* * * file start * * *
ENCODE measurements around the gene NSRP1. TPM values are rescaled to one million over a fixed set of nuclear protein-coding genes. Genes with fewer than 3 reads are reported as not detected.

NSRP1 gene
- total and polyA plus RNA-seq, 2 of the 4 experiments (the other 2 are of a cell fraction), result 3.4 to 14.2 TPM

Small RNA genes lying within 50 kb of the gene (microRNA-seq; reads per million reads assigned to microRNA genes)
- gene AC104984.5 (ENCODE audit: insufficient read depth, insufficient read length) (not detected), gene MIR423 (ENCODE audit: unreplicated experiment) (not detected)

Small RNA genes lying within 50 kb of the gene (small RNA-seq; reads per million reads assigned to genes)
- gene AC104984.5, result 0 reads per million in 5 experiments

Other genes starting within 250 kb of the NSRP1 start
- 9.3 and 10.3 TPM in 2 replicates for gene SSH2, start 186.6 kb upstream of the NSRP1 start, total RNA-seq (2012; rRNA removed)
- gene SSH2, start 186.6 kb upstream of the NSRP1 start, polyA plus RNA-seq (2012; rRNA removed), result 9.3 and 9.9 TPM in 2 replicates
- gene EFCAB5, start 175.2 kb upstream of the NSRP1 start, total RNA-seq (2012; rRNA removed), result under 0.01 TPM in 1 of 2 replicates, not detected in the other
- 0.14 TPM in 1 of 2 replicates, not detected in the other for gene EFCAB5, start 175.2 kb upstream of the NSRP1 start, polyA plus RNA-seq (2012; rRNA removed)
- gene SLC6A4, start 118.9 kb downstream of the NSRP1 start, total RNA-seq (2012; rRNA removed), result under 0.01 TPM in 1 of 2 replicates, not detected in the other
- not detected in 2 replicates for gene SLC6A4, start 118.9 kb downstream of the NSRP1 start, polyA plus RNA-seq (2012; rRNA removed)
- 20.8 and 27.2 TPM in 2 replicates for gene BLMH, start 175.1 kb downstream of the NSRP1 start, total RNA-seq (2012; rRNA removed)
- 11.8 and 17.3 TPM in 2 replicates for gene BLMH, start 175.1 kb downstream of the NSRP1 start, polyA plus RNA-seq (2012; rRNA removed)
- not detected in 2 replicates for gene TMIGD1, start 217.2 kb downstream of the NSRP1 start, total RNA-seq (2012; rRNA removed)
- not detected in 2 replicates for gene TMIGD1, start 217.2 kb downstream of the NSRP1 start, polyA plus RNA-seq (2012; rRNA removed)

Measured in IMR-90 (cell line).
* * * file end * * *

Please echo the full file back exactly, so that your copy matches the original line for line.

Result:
ENCODE measurements around the gene NSRP1. TPM values are rescaled to one million over a fixed set of nuclear protein-coding genes. Genes with fewer than 3 reads are reported as not detected.

NSRP1 gene
- total and polyA plus RNA-seq, 2 of the 4 experiments (the other 2 are of a cell fraction), result 3.4 to 14.2 TPM

Small RNA genes lying within 50 kb of the gene (microRNA-seq; reads per million reads assigned to microRNA genes)
- gene AC104984.5 (ENCODE audit: insufficient read depth, insufficient read length) (not detected), gene MIR423 (ENCODE audit: unreplicated experiment) (not detected)

Small RNA genes lying within 50 kb of the gene (small RNA-seq; reads per million reads assigned to genes)
- gene AC104984.5, result 0 reads per million in 5 experiments

Other genes starting within 250 kb of the NSRP1 start
- 9.3 and 10.3 TPM in 2 replicates for gene SSH2, start 186.6 kb upstream of the NSRP1 start, total RNA-seq (2012; rRNA removed)
- gene SSH2, start 186.6 kb upstream of the NSRP1 start, polyA plus RNA-seq (2012; rRNA removed), result 9.3 and 9.9 TPM in 2 replicates
- gene EFCAB5, start 175.2 kb upstream of the NSRP1 start, total RNA-seq (2012; rRNA removed), result under 0.01 TPM in 1 of 2 replicates, not detected in the other
- 0.14 TPM in 1 of 2 replicates, not detected in the other for gene EFCAB5, start 175.2 kb upstream of the NSRP1 start, polyA plus RNA-seq (2012; rRNA removed)
- gene SLC6A4, start 118.9 kb downstream of the NSRP1 start, total RNA-seq (2012; rRNA removed), result under 0.01 TPM in 1 of 2 replicates, not detected in the other
- not detected in 2 replicates for gene SLC6A4, start 118.9 kb downstream of the NSRP1 start, polyA plus RNA-seq (2012; rRNA removed)
- 20.8 and 27.2 TPM in 2 replicates for gene BLMH, start 175.1 kb downstream of the NSRP1 start, total RNA-seq (2012; rRNA removed)
- 11.8 and 17.3 TPM in 2 replicates for gene BLMH, start 175.1 kb downstream of the NSRP1 start, polyA plus RNA-seq (2012; rRNA removed)
- not detected in 2 replicates for gene TMIGD1, start 217.2 kb downstream of the NSRP1 start, total RNA-seq (2012; rRNA removed)
- not detected in 2 replicates for gene TMIGD1, start 217.2 kb downstream of the NSRP1 start, polyA plus RNA-seq (2012; rRNA removed)

Measured in IMR-90 (cell line).